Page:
I never really like to talk about historical women and power, with any kind of positive emphasis, in feminist circles which contain people who haven’t studied the areas of history I’m talking about. This sounds weird, right, because I’d be expressing a view of a historical period, which emerged from feminist study, to other feminists, but somehow I always feel like if I start talking about the limited power of the vestal virgins, or the control nuns had over their nunneries in 16/17th century Italy, I’m setting myself up to be accused of denying patriarchal oppression. I know some feminists think revisionism is all a kind of fantasy, or women’s desperate and false attempt to place their historical counterparts on an equal footing with the men of the past and over the years knowing that view is out there has had a silencing effect on me.I can imagine how tricky it must be to make these arguments without worrying you’re coming across as saying that women didn’t actually have it so bad after all. This is a risk Jack runs, but I think she does an impressive job of illuminating both sides: yes, patriarchal oppression is very much real, but this doesn’t mean there weren’t pockets of agency or freedom and ways in which women exerted power, both as readers and writers and in other areas of society.
Another section I particularly appreciated was the one on the iconography of the woman reader. Jack argues that there are far more images of women reading than of their male counterparts, and that this emphasis signals the fact that throughout history women readers have been objectified, eroticised, and perceived as simultaneously dangerous and beguiling:
But the woman reader is not only a reality. She is also a striking invention of the male imagination, a crucial aspect of men’s desire to worship or condemn the mysteries of the ‘opposite sex’. For a long time the woman reader was more often an idea or a symbolic construct rather than real, during stretches of history when few, if any, women were literate. At the same time men’s visual representations of women reading have had a profound but to some degree incalculable effect on women readers, serving either as an encouragement to read or an alarming warning against reading. The visual legacy is a vivid reminder of the myriad role models offered to woman readers. And the history of this legacy in the fine arts is much more intriguing than its male counterpart. Men have generally enjoyed much greater freedoms, a consequence being that their reactions to reading have (allegedly) been more cerebral, and much less psychologically charged.As some of you may know, my fellow book blogger Alex has created an extensive collection of images of women readers on Pinterest. I revisited Alex’s pinboard after reading The Woman Reader, and it was fascinating to see how many of the images do fit the types Jack identifies. Of course, this isn’t to say that images of women reading are bad and we shouldn’t enjoy them; just that being aware of the ways in which these images are loaded and shaped by patriarchal perceptions helps deconstruct the aforementioned simplistic idea that access to reading material always equals gender equality, liberation and empowerment.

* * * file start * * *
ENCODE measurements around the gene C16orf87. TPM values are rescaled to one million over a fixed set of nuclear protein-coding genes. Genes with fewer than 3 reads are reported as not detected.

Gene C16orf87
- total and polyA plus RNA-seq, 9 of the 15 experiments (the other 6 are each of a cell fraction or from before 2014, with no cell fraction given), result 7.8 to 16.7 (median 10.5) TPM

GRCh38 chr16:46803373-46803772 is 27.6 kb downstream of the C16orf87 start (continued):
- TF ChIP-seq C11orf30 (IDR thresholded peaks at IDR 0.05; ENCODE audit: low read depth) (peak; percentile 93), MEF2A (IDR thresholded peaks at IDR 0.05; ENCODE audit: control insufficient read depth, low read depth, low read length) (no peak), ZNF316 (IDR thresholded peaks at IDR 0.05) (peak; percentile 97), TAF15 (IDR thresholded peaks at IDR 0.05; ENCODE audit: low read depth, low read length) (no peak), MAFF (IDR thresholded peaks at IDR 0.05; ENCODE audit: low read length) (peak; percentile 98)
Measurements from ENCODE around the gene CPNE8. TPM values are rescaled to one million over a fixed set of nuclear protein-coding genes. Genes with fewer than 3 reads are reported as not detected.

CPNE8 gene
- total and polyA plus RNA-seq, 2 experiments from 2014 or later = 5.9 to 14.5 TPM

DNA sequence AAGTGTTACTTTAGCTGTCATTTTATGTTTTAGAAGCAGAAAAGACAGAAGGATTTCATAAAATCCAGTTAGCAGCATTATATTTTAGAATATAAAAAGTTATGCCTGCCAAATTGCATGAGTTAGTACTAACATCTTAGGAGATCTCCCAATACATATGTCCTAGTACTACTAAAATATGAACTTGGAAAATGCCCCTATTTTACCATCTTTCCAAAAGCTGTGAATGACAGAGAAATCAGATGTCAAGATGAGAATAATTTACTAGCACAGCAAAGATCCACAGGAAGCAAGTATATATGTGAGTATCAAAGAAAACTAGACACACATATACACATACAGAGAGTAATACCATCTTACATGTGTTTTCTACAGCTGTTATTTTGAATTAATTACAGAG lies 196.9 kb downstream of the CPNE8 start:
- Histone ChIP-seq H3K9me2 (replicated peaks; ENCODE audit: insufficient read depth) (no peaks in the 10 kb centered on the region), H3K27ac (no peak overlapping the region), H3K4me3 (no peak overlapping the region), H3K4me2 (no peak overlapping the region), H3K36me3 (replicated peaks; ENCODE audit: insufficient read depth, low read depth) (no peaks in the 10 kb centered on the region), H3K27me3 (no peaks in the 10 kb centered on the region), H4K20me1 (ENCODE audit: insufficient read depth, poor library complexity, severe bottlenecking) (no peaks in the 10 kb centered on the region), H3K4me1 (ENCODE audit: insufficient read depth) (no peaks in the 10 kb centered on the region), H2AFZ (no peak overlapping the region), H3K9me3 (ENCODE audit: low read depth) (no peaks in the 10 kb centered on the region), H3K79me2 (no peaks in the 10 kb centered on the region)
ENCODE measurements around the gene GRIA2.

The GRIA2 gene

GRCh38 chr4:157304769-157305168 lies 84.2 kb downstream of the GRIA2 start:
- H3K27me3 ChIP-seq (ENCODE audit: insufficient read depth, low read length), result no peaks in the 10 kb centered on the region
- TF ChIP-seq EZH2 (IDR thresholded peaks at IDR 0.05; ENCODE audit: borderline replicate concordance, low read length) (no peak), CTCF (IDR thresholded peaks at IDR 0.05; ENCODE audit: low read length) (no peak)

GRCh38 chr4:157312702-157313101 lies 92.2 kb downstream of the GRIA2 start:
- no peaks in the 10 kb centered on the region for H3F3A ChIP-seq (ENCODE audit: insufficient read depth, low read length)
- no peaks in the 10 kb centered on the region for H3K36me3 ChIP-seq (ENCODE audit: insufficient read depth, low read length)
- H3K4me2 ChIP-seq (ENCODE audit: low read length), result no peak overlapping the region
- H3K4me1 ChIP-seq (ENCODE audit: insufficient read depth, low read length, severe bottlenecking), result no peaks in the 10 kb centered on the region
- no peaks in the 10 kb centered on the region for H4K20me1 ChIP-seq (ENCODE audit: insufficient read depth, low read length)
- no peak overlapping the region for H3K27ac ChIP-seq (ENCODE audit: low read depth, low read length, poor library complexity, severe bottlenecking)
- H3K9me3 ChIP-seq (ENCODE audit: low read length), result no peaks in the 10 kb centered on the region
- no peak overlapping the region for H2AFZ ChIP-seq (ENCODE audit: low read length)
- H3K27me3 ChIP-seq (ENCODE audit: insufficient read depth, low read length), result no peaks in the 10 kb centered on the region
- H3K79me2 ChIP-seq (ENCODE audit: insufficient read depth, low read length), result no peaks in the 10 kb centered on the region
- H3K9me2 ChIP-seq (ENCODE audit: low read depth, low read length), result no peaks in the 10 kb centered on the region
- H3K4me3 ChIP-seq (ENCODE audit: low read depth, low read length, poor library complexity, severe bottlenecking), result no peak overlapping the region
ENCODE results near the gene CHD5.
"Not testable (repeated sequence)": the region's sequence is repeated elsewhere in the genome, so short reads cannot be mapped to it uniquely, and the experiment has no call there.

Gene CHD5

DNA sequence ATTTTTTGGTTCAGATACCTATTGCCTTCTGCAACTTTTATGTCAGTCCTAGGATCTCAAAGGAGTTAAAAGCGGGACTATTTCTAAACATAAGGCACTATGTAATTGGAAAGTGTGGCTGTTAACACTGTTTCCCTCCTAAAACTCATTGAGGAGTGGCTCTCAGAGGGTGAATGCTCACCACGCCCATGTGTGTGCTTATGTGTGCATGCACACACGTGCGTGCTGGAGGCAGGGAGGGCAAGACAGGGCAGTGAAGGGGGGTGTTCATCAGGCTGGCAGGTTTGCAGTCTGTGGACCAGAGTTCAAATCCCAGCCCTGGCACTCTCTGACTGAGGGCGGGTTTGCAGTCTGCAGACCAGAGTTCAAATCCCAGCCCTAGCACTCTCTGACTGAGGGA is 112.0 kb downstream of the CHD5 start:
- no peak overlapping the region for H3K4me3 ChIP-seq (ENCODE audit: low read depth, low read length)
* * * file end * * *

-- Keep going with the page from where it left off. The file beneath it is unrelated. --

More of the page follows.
So it is that the iconography of the male reader is less complex and loaded. Women (and for that matter, men) have not shown much interest in the male reader: he is by no means as beguiling as the woman reader. By and large the book or other document he holds alerts the viewer to the man’s religious or scholarly seriousness, his profession, his status – and not much else. Images of women reading are more numerous, more varied and often more enigmatic. They may conjure an aura of piety, virtue, maternal responsibility, privilege, luxury, scholarly learning or social status. But they may also be richly suggestive of idle leisure, frivolity or erotic temptation.